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What Is Khinkali?

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  • Written By: Sara Schmidt
  • Edited By: Andrew Jones
  • Last Modified Date: 15 July 2017
  • Copyright Protected:
    2003-2017
    Conjecture Corporation
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While most cultures have some form of dumplings or buns, the khinkali dumplings of Georgia are particularly tasty and lovely. The soft pockets of food are usually savory, filled with cheesy mixtures or spicy meats. They are much like the Polish pierogi, or the Asian wonton, but shaped like meringue knobs, with delicate twists that form hand-sized dumplings.

Khinkali most commonly feature lamb as their central filling. Beef, pork, or vegetables may also be used in khinkali. The dumplings can be boiled or steamed, resulting in soft, hot, flavorful bites. Though one could fill the dumplings with fruit or other sweet fillings if desired, savory meats and vegetables are the traditional ingredients used in making khinkali.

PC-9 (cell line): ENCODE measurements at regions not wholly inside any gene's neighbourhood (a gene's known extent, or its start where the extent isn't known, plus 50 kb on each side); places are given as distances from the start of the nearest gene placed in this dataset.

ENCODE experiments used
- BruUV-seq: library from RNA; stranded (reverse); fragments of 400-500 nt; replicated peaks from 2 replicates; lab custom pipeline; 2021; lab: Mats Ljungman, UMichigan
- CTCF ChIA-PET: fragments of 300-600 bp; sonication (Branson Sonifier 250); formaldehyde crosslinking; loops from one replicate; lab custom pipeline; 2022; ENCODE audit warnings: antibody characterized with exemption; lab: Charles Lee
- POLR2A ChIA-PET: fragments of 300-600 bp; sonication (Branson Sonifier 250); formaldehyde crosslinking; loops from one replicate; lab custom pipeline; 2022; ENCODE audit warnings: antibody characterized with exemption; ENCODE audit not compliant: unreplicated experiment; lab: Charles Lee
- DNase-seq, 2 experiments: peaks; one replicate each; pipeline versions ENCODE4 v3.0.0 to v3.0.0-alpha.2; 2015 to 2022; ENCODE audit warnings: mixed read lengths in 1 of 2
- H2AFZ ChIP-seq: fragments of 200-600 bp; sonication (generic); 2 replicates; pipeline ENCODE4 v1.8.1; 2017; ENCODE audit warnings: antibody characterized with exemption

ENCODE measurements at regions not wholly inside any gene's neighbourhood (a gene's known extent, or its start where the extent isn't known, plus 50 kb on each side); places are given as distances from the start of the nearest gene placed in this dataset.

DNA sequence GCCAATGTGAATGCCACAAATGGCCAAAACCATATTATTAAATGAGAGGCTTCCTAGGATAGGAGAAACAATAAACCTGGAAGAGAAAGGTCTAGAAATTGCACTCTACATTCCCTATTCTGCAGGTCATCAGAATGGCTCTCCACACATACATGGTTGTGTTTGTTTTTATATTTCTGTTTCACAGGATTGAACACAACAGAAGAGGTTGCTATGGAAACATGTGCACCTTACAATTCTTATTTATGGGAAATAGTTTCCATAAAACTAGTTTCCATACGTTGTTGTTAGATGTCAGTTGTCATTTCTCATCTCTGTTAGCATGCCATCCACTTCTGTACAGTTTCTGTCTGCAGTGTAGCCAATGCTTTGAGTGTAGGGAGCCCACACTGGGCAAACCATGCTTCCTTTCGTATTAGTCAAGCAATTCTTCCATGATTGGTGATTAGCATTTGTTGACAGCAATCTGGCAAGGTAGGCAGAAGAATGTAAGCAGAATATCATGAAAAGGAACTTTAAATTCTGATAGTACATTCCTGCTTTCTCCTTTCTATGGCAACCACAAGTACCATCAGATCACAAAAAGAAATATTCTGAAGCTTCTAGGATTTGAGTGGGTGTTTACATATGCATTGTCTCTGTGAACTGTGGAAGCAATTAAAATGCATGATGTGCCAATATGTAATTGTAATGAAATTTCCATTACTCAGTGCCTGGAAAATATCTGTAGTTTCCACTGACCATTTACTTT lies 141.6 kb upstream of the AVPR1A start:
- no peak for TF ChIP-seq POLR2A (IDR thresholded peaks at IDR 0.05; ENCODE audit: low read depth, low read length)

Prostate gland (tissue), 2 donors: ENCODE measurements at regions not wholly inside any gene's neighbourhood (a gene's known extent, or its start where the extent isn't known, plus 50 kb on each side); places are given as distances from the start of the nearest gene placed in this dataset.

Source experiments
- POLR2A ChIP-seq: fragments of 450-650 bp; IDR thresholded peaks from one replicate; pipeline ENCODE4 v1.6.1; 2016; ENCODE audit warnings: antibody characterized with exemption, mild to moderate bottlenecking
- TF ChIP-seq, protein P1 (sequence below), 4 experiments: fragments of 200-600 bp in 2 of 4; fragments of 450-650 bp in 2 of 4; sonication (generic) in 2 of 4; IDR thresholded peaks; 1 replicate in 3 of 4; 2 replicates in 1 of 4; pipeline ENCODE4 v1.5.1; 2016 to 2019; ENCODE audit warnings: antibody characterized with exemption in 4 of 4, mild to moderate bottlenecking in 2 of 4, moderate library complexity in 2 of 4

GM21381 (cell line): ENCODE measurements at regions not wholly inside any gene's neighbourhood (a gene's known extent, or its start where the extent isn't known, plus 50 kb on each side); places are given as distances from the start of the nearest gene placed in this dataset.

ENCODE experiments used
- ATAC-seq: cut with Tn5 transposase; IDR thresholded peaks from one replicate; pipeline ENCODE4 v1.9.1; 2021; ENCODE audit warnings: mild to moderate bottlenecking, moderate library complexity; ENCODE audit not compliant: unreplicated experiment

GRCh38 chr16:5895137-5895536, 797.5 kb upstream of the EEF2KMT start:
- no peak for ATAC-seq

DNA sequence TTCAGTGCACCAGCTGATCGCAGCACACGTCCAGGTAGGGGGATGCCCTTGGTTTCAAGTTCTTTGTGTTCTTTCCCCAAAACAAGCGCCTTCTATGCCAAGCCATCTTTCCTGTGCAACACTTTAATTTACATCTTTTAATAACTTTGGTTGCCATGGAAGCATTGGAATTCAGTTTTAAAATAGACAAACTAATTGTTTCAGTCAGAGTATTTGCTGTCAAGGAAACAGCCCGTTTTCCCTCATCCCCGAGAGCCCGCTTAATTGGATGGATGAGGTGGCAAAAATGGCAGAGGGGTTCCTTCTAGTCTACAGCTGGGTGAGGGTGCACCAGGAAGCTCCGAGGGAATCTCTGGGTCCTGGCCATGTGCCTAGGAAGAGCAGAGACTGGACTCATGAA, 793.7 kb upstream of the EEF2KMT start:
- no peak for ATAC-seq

Many different spices may be utilized when preparing these dumplings. Red pepper is a favorite spice in some recipes. Onions are usually called for as well. Some other spices may include caraway seeds, curry, and garlic. Some cooks may throw in a small fruit element, such as raisins, without basing the entire dumpling on fruit in order to provide a measured amount of sweetness and texture.

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A certain etiquette is generally followed while eating khinkali. The pointed tops of the treats, which are known as kudi, or "belly buttons," are generally very hard, and not meant to be eaten. The filling is usually very runny and juicy, so eaters are encouraged to hold the pointed end and eat the rounded side with small bites. The juicy broth should be quietly sucked out as the dumpling is still steaming to avoid dribbling the savory broth down one's chin!

Those who eat khinkali on a regular basis usually eat the food in this manner. Consuming the dumplings bottom-side and sucking out their juice may also prevent the foods from exploding, which can occur if eaten in any other manner. Sprinkling pepper on the food pockets is another common way to indulge in them.

Though dipping sauces may be used, they are generally not necessary. The inner broth of the dumplings make them quite juicy and wet without the need for a sauce. Another traditional custom used when eating khinkali is keeping track of the number of dumplings consumed. The discarded stems are left on the plate to accumulate and serve as proof of how many khinkali were eaten. If a sauce is utilized, a yogurt-based cream or salad dressing will usually work nicely.

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